Montenegrin Orthodox Church
Montenegrin: Црногорска православна црква, romanizedCrnogorska pravoslavna crkva
Coat of arms of the MOC
AbbreviationMOC (English)
CPC (Montenegrin)
TypeEastern Christian
ClassificationIndependent Eastern Orthodox
ScriptureSeptuagint, New Testament
TheologyOrthodox theology
GovernanceHoly Synod of the Montenegrin Orthodox Church
LanguageChurch Slavonic, Montenegrin
FounderAntonije Abramović
Independencec. 1993
Separated fromSerbian Orthodox Church (1993)
SeparationsMontenegrin Orthodox Church (2018)
Members10% of Orthodox Christians in Montenegro (2021)

The Montenegrin Orthodox Church (Montenegrin: Crnogorska pravoslavna crkva, Црногорска православна црква; abbr. MOC, CPC or ЦПЦ) is a canonically unrecognized Eastern Orthodox Church.[3][4] It was formed in 1993 and registered as a non-governmental organization.[5][6] Antonije Abramović was appointed as its first metropolitan.[7] It claims succession to an older and autocephalous Montenegrin Church, which operated until the unification of the Kingdom of Serbia and Kingdom of Montenegro, later to join the Kingdom of Serbs, Croats and Slovenes in 1918.[5]

The Montenegrin Orthodox Church has been recognized as a religious organization by the Government of Montenegro since 2001. According to a 2020 poll conducted by CEDEM, approximately 10 percent of Montenegro's Eastern Orthodox Christians have opted for the Montenegrin Orthodox Church, while approximately 90 percent have opted for or stayed with the Serbian Orthodox Church in the canonical or widely-known Eastern Orthodox Church.[8] Notably, the creation of the MOC has been opposed by the Ecumenical Patriarchate of Constantinople. Patriarch Bartholomew has stated that "we will never give autocephaly to the so-called 'Montenegrin Orthodox Church'" and that its leader Dedeić was suspended by Constantinople for adultery and embezzlement.[9][10][11][12]


The first ideas about creating a special Orthodox church of ethnic Montenegrins arose outside Montenegro, at a time when Montenegrin fascists and collaborators led by Sekula Drljević gathered under the auspices of the Ustaša regime in the Independent State of Croatia. During 1943 and 1944, under the influence of the clerical-fascist ideology of the Ustaša movement, Drljević formulated a thesis on the diversity of Montenegrin Orthodoxy not only in relation to Serbian Orthodoxy, but also in relation to Orthodoxy in general. On that occasion, he coined the notion of crnogorоslavlje, putting it in opposition to svetosavlje  [sr]. Looking at the Ustaša project of the Croatian Orthodox Church, Drljevic claimed that "the Montenegrin Church has not been in any dependence of any Orthodox Church for all centuries."[13][14]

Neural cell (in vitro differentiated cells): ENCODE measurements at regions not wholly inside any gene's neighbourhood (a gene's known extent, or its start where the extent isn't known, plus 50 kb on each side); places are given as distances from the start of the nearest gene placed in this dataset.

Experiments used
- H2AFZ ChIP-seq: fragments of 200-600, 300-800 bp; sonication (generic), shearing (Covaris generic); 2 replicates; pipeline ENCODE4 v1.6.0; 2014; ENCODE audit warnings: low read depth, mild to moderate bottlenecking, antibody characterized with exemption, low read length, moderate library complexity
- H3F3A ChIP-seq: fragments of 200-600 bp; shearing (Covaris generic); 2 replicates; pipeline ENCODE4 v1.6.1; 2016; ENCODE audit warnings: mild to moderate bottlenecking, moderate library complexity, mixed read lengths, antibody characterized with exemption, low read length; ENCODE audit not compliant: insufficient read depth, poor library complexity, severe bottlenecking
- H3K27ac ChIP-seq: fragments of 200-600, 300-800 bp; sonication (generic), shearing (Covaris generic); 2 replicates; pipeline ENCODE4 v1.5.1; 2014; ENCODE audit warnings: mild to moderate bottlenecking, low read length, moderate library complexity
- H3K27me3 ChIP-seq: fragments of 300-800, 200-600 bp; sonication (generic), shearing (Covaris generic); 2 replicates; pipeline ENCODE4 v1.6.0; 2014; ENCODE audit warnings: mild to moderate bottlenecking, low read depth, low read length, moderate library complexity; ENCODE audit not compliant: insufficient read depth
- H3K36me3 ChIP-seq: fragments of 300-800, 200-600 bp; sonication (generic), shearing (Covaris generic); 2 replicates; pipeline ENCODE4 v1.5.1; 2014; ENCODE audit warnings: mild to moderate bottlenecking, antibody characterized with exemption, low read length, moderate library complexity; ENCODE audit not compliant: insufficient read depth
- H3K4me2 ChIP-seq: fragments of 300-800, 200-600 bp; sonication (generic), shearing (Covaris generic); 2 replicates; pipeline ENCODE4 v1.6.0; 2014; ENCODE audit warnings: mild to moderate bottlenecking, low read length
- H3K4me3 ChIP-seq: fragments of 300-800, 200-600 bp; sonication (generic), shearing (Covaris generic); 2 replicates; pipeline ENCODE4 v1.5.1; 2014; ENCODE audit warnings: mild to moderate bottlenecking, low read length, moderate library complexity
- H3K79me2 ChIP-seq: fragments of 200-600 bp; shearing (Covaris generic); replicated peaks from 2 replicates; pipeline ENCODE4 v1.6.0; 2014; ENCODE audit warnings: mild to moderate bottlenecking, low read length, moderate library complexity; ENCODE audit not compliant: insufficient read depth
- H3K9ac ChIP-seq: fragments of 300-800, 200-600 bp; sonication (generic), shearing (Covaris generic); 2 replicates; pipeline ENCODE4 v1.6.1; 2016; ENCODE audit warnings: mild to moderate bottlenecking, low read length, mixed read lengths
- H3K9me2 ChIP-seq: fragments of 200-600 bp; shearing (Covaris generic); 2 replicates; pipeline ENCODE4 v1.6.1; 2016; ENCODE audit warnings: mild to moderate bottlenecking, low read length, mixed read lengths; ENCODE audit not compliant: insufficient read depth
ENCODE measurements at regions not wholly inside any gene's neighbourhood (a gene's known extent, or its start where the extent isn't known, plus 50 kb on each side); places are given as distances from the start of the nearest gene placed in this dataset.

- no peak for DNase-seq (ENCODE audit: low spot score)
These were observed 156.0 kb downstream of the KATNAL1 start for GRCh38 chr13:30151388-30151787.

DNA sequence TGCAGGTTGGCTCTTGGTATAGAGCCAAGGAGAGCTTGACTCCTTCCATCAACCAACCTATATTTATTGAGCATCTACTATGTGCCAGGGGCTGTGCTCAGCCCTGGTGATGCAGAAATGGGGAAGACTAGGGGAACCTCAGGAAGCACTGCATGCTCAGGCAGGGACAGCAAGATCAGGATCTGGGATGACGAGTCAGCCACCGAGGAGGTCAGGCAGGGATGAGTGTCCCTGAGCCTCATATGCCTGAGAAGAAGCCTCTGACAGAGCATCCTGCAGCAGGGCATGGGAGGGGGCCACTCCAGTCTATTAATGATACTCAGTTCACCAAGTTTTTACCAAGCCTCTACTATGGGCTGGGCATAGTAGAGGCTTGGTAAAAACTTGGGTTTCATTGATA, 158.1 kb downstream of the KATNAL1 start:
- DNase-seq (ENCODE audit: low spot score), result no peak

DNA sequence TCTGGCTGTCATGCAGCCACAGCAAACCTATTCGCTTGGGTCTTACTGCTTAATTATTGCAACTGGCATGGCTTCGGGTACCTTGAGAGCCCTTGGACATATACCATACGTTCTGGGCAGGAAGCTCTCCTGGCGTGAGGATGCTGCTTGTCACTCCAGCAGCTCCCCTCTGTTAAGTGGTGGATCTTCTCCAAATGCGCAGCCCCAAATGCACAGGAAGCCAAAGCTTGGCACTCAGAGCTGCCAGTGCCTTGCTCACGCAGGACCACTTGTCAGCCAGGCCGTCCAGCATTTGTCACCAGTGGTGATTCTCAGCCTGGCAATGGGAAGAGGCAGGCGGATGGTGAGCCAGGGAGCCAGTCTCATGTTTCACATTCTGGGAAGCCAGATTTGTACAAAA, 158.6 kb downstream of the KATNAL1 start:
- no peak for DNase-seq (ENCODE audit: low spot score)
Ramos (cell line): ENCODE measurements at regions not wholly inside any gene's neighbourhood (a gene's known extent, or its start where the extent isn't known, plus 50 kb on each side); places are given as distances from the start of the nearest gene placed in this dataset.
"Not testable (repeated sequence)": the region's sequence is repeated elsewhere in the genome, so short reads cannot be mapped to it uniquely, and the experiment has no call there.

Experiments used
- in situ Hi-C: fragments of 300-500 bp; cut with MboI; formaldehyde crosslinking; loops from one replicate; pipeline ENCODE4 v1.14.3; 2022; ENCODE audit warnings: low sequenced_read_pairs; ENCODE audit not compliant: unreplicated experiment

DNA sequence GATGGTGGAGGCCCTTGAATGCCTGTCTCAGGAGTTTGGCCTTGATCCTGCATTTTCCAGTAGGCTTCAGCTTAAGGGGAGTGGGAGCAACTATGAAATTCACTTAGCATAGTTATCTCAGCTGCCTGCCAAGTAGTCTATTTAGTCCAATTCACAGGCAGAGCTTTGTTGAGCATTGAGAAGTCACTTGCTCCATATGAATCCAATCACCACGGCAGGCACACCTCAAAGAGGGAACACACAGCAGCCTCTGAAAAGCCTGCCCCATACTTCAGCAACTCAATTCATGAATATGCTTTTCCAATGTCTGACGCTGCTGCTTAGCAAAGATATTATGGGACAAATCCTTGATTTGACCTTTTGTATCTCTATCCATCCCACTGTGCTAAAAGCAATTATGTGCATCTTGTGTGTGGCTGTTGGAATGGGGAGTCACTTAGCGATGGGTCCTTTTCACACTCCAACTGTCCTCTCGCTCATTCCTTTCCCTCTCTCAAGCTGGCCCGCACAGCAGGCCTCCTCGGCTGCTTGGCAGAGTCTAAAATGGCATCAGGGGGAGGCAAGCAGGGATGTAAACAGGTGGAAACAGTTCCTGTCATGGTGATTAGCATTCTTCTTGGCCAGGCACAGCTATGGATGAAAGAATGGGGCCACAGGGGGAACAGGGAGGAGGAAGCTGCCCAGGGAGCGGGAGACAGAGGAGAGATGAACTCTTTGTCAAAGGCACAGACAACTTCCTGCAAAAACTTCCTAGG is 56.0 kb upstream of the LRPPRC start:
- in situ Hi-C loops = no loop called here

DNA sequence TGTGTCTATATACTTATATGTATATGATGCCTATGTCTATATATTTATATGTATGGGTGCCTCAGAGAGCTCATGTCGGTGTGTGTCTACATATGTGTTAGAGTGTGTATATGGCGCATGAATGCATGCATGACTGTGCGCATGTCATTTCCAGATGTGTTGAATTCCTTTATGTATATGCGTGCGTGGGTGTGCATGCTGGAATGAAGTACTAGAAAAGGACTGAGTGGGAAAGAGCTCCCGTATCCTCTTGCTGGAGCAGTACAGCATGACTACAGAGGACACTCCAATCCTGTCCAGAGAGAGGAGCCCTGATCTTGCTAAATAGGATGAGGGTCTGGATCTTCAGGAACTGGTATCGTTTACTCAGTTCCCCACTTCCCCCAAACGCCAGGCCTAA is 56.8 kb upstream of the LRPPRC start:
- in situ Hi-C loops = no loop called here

The Montenegrin Orthodox Church was founded in Cetinje on October 31, 1993, led by Antonije Abramović who was appointed as patriarch,[5][15][16] initially with the support of the Liberal Alliance of Montenegro (LSCG), a pro-Montenegrin independence political party that existed at the time.[17] At the time, Montenegro was part of the federal state with Serbia called the Federal Republic of Yugoslavia, which was formed a year earlier following a 1992 referendum. LSCG, a party with a pro-independence agenda, is claimed to have used the MOC as a tool in their quest for Montenegrin sovereignty. At that time, the ruling Democratic Party of Socialists of Montenegro (DPS) maintained close ties to Slobodan Milošević's administration in Serbia, and therefore the initial activities of the MOC were very sporadic.

After the death of Metropolitan Antonije, he was replaced by Metropolitan Dedeić. Most liberals did not approve of this change, and their support for the church soon started to fade. By 1997, the DPS administration in Montenegro led by Milo Đukanović began to distance itself from Milošević, and started supporting and financing the church, which received support from both the Democratic Party of Socialists of Montenegro and the Social Democratic Party of Montenegro; however, after 2001 this support seemingly waned.[citation needed]

On January 17, 2001, the MOC was officially registered as a non-governmental organization at the local department of the Montenegrin Ministry of the Interior.[18] In the absence of any other relevant and more current piece of legislation, this registration was done by calling on the Law on the Legal Position of Religious Communities from 1977 when Montenegro was a socialist republic within SFR Yugoslavia.